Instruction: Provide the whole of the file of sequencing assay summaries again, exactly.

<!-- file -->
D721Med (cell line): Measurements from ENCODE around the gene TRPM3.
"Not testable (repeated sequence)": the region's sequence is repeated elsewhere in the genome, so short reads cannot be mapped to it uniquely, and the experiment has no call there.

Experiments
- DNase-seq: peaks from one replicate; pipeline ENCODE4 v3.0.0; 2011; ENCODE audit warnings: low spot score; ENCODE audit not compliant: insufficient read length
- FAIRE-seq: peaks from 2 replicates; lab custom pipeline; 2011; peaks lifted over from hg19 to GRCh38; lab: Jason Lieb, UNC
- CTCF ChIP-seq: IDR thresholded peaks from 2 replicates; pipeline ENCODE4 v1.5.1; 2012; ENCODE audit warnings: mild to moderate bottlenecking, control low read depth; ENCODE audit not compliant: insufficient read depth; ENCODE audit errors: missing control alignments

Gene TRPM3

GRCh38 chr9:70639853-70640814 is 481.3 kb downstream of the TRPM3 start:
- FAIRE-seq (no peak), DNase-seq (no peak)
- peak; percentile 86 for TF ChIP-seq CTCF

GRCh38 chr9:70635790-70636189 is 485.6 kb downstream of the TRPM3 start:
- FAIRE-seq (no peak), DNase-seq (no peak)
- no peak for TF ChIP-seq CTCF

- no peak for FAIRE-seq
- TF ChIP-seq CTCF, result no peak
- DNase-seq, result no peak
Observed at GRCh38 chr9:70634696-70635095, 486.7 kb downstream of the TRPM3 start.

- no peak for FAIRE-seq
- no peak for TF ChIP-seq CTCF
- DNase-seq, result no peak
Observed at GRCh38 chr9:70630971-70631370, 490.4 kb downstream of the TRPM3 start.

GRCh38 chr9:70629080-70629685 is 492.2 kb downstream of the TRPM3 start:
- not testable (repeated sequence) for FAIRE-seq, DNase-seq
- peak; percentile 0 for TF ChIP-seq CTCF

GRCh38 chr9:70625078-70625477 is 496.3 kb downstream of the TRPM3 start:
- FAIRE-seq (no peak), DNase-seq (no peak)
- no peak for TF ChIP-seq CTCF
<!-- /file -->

D721Med (cell line): Measurements from ENCODE around the gene TRPM3.
"Not testable (repeated sequence)": the region's sequence is repeated elsewhere in the genome, so short reads cannot be mapped to it uniquely, and the experiment has no call there.

Experiments
- DNase-seq: peaks from one replicate; pipeline ENCODE4 v3.0.0; 2011; ENCODE audit warnings: low spot score; ENCODE audit not compliant: insufficient read length
- FAIRE-seq: peaks from 2 replicates; lab custom pipeline; 2011; peaks lifted over from hg19 to GRCh38; lab: Jason Lieb, UNC
- CTCF ChIP-seq: IDR thresholded peaks from 2 replicates; pipeline ENCODE4 v1.5.1; 2012; ENCODE audit warnings: mild to moderate bottlenecking, control low read depth; ENCODE audit not compliant: insufficient read depth; ENCODE audit errors: missing control alignments

Gene TRPM3

GRCh38 chr9:70639853-70640814 is 481.3 kb downstream of the TRPM3 start:
- FAIRE-seq (no peak), DNase-seq (no peak)
- peak; percentile 86 for TF ChIP-seq CTCF

GRCh38 chr9:70635790-70636189 is 485.6 kb downstream of the TRPM3 start:
- FAIRE-seq (no peak), DNase-seq (no peak)
- no peak for TF ChIP-seq CTCF

- no peak for FAIRE-seq
- TF ChIP-seq CTCF, result no peak
- DNase-seq, result no peak
Observed at GRCh38 chr9:70634696-70635095, 486.7 kb downstream of the TRPM3 start.

- no peak for FAIRE-seq
- no peak for TF ChIP-seq CTCF
- DNase-seq, result no peak
Observed at GRCh38 chr9:70630971-70631370, 490.4 kb downstream of the TRPM3 start.

GRCh38 chr9:70629080-70629685 is 492.2 kb downstream of the TRPM3 start:
- not testable (repeated sequence) for FAIRE-seq, DNase-seq
- peak; percentile 0 for TF ChIP-seq CTCF

GRCh38 chr9:70625078-70625477 is 496.3 kb downstream of the TRPM3 start:
- FAIRE-seq (no peak), DNase-seq (no peak)
- no peak for TF ChIP-seq CTCF